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Anti-homophobia consultant's hours cut at Vancouver schools

The Vancouver School Board (VSB) has significantly downsized its anti-homophobia and diversity consultant's hours, despite calls for greater anti-homophobia education in schools.

Consultant Steve Mulligan's work is something Vancouver trustee Jane Bouey is "extremely proud" of, but the school board has been forced to reduce his working hours to one or two days a week to make up for the board's significant budget shortfall.

"We had to cut $18 million dollars out of the budget, and eliminated a number of the mentor positions entirely," said Bouey. "We're able to get by cutting his hours in half, but it will mean it will be difficult for him to do his work."

As the VSB's anti-homophobia and diversity consultant, Mulligan organizes "lunch and learn" sessions on homophobia and gender identity for many of the 74 elementary schools in the board, and coordinates the purchasing of diversity resources for schools.

In secondary schools, he works regularly with students and teachers involved in Gay-Straight Alliance and diversity clubs. He's also an oft-used provincial resource on diversity issues.

"He really does just a remarkable breadth of work," Bouey said.

Mulligan was unavailable for comment, but teacher Myriam Dumont says she's frustrated and unsurprised by the downsizing of Mulligan's job.

"I think it speaks volumes about our priorities, and what we see as important," she said. "Honestly, I think [the VSB] kept it because it makes them look good, but diminishing the time sends a very strong message that it can't be that important."

This year, Dumont taught grade one at Strathcona Elementary. As the school's 'safe contact' -- a school representation to support queer families and students, who is also familiar with classroom resources -- she organized and attended a teacher training session with Mulligan.

Mulligan shows teachers how to create safer and more inclusive learning environments, says Dumont. He also provides key support resources and teaching plans, enabling teachers to think about the language they use and assumptions they have about queer issues.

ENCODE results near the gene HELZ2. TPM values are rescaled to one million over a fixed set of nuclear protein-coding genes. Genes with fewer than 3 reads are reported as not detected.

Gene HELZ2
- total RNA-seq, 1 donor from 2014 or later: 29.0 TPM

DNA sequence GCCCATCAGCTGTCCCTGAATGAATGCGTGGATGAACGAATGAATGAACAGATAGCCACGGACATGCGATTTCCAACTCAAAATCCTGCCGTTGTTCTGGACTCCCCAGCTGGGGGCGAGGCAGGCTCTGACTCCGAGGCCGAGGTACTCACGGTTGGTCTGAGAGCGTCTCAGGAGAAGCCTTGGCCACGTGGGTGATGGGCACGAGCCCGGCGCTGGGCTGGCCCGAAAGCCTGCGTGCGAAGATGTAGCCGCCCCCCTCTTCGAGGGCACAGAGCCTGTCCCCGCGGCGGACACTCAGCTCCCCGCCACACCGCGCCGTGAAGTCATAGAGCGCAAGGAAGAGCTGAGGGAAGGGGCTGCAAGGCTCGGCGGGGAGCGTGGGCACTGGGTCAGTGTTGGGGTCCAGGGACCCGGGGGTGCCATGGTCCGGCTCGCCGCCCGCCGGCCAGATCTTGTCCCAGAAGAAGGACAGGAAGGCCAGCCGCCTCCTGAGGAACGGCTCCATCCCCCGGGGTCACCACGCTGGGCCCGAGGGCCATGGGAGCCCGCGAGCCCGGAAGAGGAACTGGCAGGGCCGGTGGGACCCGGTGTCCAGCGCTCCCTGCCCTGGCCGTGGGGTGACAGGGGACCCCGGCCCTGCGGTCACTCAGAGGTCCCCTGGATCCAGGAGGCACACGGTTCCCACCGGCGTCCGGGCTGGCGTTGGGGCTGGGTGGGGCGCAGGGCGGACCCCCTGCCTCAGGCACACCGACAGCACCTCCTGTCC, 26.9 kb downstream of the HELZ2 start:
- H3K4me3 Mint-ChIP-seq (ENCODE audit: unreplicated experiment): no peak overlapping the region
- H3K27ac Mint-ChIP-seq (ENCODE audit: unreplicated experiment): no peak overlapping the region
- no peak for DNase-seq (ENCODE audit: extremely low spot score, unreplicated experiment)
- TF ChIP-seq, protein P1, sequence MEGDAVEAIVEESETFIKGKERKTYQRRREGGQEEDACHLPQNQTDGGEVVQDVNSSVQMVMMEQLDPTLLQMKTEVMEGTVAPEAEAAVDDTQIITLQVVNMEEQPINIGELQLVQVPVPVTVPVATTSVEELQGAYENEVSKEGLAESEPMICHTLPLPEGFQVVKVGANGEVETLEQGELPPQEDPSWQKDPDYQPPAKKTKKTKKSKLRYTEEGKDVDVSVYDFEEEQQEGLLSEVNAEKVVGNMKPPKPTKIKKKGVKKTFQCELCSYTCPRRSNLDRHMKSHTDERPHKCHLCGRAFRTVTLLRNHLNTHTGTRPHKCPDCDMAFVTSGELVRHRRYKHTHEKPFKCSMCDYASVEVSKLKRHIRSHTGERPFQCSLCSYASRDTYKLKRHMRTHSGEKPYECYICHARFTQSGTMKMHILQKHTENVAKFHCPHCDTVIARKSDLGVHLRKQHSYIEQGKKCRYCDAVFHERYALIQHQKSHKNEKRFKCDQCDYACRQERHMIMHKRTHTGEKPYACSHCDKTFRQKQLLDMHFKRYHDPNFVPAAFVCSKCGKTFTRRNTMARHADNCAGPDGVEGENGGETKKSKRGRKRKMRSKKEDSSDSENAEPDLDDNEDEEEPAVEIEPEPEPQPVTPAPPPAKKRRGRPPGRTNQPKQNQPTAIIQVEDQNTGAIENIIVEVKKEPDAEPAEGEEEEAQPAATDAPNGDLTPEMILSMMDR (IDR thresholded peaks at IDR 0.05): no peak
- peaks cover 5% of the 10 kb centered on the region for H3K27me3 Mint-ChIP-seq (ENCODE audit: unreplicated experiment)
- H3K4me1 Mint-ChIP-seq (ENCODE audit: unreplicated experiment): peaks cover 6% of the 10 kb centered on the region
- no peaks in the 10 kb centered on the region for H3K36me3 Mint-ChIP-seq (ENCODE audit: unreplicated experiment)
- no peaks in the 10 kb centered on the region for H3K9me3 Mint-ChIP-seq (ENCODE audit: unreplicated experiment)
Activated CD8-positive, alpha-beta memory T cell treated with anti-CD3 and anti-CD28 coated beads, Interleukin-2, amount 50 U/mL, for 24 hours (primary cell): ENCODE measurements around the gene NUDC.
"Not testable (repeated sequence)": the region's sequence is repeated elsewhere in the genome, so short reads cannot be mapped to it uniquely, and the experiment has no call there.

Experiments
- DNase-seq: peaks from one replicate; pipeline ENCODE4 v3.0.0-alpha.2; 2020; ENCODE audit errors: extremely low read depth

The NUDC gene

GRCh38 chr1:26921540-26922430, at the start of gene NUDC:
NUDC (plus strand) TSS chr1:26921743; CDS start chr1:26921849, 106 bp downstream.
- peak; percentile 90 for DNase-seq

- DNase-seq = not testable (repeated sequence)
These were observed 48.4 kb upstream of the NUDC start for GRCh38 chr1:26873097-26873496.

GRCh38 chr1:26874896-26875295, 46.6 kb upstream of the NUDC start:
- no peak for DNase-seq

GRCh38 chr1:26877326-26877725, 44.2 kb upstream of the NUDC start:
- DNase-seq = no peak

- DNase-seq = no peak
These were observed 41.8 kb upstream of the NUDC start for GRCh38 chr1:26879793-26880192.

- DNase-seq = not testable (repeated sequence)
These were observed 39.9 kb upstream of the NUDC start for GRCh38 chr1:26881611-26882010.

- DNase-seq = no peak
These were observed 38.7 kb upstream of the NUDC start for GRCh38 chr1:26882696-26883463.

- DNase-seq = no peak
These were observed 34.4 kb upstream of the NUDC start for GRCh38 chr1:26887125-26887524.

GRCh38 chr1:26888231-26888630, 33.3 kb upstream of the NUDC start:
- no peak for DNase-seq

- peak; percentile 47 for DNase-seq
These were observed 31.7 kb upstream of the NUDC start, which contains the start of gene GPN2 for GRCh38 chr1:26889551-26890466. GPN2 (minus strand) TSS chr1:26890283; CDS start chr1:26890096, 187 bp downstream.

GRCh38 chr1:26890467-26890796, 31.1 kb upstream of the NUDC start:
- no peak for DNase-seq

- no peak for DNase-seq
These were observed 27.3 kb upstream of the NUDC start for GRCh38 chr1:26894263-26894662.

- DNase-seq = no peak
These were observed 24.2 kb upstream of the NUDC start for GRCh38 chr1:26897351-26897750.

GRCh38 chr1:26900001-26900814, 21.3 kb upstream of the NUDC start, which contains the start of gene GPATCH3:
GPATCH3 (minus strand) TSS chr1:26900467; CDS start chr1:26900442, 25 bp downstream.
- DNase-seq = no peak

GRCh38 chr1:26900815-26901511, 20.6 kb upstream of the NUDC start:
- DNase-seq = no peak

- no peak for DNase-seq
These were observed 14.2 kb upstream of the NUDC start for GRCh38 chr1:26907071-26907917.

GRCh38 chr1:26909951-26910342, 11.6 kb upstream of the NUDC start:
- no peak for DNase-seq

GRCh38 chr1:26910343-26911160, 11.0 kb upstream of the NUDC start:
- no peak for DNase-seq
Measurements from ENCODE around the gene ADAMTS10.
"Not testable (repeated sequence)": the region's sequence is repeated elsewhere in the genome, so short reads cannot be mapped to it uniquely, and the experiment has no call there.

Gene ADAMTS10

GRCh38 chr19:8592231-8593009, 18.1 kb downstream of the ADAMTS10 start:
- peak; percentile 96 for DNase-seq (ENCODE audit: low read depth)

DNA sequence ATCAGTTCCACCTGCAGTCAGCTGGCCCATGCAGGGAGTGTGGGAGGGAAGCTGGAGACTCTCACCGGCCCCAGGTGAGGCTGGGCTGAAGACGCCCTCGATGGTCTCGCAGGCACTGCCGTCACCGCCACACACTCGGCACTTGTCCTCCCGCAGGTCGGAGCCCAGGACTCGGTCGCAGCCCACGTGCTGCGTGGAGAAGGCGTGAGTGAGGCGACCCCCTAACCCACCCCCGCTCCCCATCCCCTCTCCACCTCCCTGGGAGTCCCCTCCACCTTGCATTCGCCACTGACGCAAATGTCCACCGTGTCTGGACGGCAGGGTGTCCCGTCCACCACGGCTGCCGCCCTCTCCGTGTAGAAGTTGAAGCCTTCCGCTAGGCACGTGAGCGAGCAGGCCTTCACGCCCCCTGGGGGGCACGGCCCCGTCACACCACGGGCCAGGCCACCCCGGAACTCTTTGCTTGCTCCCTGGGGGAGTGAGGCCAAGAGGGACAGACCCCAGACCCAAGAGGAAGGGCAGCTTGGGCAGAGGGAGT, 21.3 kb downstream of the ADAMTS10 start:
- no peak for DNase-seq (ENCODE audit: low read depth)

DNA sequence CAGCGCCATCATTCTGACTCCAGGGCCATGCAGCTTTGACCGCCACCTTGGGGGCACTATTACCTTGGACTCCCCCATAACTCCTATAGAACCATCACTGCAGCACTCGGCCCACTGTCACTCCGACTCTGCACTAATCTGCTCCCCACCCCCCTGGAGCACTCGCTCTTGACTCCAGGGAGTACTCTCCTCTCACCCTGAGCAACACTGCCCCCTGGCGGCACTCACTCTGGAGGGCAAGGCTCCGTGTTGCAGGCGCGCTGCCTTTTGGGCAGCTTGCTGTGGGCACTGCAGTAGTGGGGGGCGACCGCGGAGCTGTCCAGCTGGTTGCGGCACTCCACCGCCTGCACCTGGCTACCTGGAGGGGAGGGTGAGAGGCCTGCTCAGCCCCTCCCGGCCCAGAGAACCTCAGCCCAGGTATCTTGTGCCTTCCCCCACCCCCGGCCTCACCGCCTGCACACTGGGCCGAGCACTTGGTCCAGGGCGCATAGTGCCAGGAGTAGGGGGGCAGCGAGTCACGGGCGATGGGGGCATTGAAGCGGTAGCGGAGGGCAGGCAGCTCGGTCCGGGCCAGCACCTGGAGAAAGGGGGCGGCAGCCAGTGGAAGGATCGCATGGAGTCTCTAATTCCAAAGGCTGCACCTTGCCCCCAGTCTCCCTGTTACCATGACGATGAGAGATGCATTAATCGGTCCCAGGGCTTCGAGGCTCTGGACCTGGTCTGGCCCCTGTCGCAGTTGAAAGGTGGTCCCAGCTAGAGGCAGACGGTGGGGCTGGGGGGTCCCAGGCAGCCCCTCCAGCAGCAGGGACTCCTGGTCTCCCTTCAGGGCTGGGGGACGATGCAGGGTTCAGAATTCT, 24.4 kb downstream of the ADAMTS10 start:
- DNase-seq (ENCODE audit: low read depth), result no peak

Last Monday, Vancouver's West End MLA Spencer Chandra Herbert called for the B.C. government to enhance protection and services for LGBT communities, drafting a five-point plan that includes clear anti-homophobia policies in all B.C. school districts.

His plan followed the release of a Statscan report, which showed reports of 143 hate crimes in Vancouver in 2008, almost double the total from the previous year. While just sixteen per cent of reported hate crimes were related to sexual orientation, those crimes were the most violent.

"I'd rather we have the education up front, and then we won't see the attacks later," said Chandra Herbert. "We can talk about ensuring that there's hate crime designation, enough cops on the street, but ultimately we want to be ensuring prevention. That should be the utmost of any kind of crime-fighting plan."

He added that some school districts lack anti-homophobia consultants, and that some districts may not have anti-homophobia policies at all. As for those with consultants, he says it's still "hit and miss", because it largely depends on whether a teacher should decide they want to use the resource or not.

"It's important to have an option for kids to be able to ask those questions," said Chandra Herbert. "So much of it is lack of information."

Robyn Smith is completing a practicum at The Tyee.

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